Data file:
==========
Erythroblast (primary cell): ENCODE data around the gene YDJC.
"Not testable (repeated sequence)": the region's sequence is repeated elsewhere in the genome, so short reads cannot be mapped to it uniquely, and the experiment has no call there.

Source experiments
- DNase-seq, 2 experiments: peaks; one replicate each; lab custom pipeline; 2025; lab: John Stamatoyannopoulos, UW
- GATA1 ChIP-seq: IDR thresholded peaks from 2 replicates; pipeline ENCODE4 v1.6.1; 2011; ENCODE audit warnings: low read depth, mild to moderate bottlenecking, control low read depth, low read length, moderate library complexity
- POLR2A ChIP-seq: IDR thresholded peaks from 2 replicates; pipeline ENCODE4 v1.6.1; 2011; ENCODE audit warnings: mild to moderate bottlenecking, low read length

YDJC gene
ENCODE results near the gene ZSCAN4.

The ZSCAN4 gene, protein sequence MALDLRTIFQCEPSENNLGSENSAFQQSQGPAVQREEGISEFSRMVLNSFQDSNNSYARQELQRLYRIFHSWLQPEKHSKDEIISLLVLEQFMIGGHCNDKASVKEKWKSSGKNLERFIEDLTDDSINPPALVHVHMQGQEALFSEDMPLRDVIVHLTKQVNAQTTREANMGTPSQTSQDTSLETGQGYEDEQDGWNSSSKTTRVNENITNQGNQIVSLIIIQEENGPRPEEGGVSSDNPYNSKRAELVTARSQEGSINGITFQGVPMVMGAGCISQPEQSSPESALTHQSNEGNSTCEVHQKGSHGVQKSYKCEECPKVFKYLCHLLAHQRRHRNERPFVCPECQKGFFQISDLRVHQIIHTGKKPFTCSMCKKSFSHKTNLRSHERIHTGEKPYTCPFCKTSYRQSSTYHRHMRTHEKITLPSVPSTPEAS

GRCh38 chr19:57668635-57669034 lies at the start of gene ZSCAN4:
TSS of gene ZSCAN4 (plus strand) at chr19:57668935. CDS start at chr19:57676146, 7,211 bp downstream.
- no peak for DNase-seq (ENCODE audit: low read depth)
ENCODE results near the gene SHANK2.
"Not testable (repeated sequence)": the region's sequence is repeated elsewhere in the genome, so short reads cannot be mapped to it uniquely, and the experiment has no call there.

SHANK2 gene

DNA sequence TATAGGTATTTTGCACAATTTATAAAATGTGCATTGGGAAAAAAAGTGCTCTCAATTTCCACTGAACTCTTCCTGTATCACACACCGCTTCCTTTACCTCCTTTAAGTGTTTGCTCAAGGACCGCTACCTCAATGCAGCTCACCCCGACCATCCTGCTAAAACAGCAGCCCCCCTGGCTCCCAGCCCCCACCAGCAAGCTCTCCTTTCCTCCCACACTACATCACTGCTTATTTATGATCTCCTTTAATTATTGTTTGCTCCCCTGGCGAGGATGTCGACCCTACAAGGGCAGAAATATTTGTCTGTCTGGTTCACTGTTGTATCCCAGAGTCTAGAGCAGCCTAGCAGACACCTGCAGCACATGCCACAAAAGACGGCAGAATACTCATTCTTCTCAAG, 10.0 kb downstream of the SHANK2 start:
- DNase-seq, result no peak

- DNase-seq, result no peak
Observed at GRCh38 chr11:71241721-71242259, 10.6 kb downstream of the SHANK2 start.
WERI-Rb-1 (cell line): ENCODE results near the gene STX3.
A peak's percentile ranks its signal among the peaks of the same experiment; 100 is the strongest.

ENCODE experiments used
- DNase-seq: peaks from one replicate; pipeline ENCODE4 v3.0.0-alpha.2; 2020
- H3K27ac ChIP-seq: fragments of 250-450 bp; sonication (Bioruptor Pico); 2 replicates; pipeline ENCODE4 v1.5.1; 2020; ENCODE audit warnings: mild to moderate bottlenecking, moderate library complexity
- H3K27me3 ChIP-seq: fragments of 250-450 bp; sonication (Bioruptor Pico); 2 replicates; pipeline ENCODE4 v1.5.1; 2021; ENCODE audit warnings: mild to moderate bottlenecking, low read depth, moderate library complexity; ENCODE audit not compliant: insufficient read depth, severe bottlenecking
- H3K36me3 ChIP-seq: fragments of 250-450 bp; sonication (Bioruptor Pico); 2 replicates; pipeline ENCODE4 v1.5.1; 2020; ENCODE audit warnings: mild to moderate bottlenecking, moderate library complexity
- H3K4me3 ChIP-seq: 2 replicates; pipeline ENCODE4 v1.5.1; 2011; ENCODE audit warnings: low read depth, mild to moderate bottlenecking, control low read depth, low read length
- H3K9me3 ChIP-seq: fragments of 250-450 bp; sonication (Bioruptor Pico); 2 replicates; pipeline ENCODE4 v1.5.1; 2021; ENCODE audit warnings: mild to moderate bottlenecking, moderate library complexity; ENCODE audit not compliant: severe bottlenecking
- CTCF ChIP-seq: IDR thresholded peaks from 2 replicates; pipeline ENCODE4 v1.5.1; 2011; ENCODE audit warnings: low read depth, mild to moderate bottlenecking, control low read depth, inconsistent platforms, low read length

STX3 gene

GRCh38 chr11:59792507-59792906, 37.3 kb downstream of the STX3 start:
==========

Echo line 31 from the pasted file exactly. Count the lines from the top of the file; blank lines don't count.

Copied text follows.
GRCh38 chr11:59792507-59792906, 37.3 kb downstream of the STX3 start: